I once tried explaining this stuff to a mathematician friend of mine. The occasion for our interaction was an article about the Higgs particle that had been posted on the website of Richard Dawkins. I wasn't pleased that he didn't "get" my critique, but I wasn't at all surprised, either. It's easy for people whose stock and trade is numbers and equations to mistake the maths for the reality, and to get completely carried away with this. Apart from the fact that they appreciate the undoubted power of maths in helping to solve human problems, and are obviously enchanted with the precision and elegance of maths, they are predisposed to projecting a mathematical hegemony onto the universe in which matter itself is cast out and all that remains are the abstractions that were conceived precisely to help explain the interactions of matter. But there's an additional factor at play here. People who deal in the abstract, ideal world of mathematics can easily grow accustomed to the esteem they receive for their particular proficiency. After all, complex maths is challenging for most people, and those who are exceptionally good at it must inevitably come to see themselves as gifted in a way that affords them "profound" insights into everything. They're not only seen as a new type of priesthood; they actively want to be seen as a priesthood, to whom lay people must consult on all matters of "fundamental reality". The irony is that these people are often the most divorced from reality (and a few even deny that real things even exist). Such people are especially prone to expending only very limited consideration to the philosophy of science, the origins of philosophical assumptions, the dialectical interplay between the content of science and the social context in which that science is developed and deployed, and so forth. The very fact that they are consulted (and well paid) to help understand the behavior of matter leads also to the strong sense that their interpretive conceits must be credited. But this simply doesn't follow. For example, it's one thing to say that we can treat time as though it were a "thing" in an equation, but it's quite another to say that since time can be treated in this operational sense, that it therefore "might as well" be a thing. Or to return to our example of atomic decay, it is one thing to say that can cannot divine the cause of an atom of uranium 238 decaying into uranium 235, but a very different thing to say that "therefore" such a cause does not exist. When causality is stripped from science, mysticism must necessarily take its place.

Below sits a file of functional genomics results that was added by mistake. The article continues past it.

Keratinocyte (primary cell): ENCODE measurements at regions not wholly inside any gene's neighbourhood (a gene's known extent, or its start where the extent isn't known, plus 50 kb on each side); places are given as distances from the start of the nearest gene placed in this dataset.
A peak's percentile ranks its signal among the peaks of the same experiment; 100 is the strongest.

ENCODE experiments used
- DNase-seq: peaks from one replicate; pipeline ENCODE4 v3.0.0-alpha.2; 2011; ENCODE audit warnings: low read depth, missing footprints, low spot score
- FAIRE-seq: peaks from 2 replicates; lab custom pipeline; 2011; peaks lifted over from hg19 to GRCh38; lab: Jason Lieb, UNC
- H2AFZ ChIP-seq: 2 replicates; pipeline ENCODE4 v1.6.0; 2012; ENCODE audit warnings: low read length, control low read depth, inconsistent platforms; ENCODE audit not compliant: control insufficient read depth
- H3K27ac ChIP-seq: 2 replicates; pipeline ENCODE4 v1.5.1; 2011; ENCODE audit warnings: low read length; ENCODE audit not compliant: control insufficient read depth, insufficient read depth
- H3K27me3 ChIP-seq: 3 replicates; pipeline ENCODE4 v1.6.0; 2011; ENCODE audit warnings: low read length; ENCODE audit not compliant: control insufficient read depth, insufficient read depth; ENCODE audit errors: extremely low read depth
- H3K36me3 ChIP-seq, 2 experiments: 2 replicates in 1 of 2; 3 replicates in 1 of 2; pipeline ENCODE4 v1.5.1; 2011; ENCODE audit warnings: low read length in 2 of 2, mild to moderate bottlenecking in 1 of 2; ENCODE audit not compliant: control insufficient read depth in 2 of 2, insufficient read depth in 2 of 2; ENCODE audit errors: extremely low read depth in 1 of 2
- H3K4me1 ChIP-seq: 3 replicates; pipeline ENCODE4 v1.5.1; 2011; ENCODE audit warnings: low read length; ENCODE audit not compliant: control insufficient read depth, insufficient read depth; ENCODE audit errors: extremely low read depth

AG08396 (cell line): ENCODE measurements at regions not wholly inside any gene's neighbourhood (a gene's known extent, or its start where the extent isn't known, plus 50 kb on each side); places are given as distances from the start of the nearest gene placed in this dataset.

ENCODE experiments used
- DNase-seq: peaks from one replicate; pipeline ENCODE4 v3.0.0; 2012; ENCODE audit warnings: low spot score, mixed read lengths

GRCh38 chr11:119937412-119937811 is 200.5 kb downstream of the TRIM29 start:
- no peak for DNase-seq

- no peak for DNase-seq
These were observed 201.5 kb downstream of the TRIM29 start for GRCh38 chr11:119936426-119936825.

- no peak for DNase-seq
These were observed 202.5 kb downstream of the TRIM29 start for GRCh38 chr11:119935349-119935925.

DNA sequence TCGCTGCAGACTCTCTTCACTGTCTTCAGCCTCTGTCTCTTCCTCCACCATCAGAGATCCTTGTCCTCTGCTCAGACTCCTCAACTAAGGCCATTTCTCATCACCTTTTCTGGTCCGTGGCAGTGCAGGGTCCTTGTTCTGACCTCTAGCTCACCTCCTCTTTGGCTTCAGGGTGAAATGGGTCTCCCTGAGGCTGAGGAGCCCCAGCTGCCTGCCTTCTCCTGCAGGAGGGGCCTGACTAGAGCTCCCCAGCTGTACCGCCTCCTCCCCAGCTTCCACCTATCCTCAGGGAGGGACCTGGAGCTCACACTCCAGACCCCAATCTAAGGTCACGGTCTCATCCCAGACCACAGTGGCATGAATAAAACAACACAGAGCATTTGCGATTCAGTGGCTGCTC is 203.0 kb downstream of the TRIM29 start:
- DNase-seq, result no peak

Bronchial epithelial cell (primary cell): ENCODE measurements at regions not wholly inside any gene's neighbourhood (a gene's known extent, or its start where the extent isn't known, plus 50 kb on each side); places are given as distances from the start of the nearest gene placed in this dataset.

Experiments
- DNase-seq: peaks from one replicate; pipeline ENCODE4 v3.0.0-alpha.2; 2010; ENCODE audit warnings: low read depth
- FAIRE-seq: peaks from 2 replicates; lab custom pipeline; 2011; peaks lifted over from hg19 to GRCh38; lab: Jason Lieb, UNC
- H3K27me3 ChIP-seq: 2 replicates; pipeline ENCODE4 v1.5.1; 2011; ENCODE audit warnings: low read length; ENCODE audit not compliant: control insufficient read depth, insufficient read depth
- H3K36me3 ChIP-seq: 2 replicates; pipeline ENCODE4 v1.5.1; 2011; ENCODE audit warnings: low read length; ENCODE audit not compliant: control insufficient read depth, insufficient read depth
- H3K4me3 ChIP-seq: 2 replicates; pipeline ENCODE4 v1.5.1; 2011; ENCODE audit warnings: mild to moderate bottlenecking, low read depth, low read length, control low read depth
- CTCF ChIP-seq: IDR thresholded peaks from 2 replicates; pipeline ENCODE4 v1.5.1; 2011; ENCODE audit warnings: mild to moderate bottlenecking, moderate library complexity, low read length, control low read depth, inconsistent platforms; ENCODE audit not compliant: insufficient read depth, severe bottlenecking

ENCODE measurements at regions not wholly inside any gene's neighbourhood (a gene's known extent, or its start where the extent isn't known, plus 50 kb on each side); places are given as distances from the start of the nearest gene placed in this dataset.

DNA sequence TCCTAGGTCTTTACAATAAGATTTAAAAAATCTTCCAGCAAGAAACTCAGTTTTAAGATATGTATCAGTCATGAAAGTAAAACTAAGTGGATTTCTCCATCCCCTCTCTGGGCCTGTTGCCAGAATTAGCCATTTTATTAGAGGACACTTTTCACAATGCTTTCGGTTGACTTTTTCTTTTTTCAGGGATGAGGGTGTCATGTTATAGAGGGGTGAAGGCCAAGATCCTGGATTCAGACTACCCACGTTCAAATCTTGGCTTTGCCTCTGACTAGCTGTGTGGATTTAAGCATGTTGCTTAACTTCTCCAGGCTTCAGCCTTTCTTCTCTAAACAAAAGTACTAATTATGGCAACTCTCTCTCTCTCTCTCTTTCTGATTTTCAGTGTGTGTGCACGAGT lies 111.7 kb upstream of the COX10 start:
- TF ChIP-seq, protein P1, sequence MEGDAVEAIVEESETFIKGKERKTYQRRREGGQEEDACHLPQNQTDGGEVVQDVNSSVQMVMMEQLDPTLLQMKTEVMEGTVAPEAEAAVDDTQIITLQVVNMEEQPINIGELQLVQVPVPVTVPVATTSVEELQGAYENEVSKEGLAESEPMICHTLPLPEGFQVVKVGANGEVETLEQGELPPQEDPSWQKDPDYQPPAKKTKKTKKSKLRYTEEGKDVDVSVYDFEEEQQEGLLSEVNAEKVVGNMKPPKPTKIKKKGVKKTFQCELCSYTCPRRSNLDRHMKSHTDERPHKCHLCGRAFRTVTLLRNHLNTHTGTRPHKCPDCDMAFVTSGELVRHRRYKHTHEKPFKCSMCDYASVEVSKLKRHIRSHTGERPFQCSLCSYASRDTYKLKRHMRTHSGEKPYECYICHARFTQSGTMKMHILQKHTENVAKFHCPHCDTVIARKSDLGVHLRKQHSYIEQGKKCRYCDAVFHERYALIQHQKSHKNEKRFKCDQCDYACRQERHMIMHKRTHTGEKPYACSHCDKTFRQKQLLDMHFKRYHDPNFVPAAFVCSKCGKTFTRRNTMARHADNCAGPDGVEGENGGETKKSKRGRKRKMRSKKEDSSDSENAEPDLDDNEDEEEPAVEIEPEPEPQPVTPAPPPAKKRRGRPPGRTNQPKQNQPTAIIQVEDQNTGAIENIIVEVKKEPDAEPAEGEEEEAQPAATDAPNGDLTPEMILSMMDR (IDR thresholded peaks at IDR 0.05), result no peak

Here is another irony. Mathematics as a profession can only exist because of the exertions of physical brains and muscles exerted by millions of other people who made it possible for society to have eough of a surplus that some people could devote themselves more or less entiretly to thinking about abstract intellectual problems. From their proverbial Ivory Tower, mathematicians and mathematical physicists detach themselves from the social relations and the physical exertions that made their profession possible in the first place. The detachment of processes and motion from matter in modern treatments of quantum mechanics and relativity is a reflection of this social detachment.
Physics is in a very sorry state these days from the point of view of correct philosophical approach, much more so than any other branch of science (with the possible exception of economics, for which mockery is legion even within the mainstream context in which it funds so much favor). Even proponents regularly talk about there being a "crisis". Please don't confuse what I'm saying, though: I don't think that mathematics is "wrong". That itself is the wrong way of putting it. It's absolutely true that one cannot do physics and science without it. What I am saying is that mathematics and experiment aren't enough in science to avoid veering into idealist dead-ends. We also need coherent and materialistically-grounded interpretations, and to recognize that we are operating according to a set of assumptions that invariably infuse themselves into the conclusions we draw about the universe. The consequences of these assumptions do not confine themselves to science, but play a role in maintaining those social relations of which they are an expression. By consciously aiming to grasp this interplay, we help to guard against introducing phantoms and mysticism into science by cleaning up the way we utilize language, and we stop confusing lay people with new forms of philosophical idealism.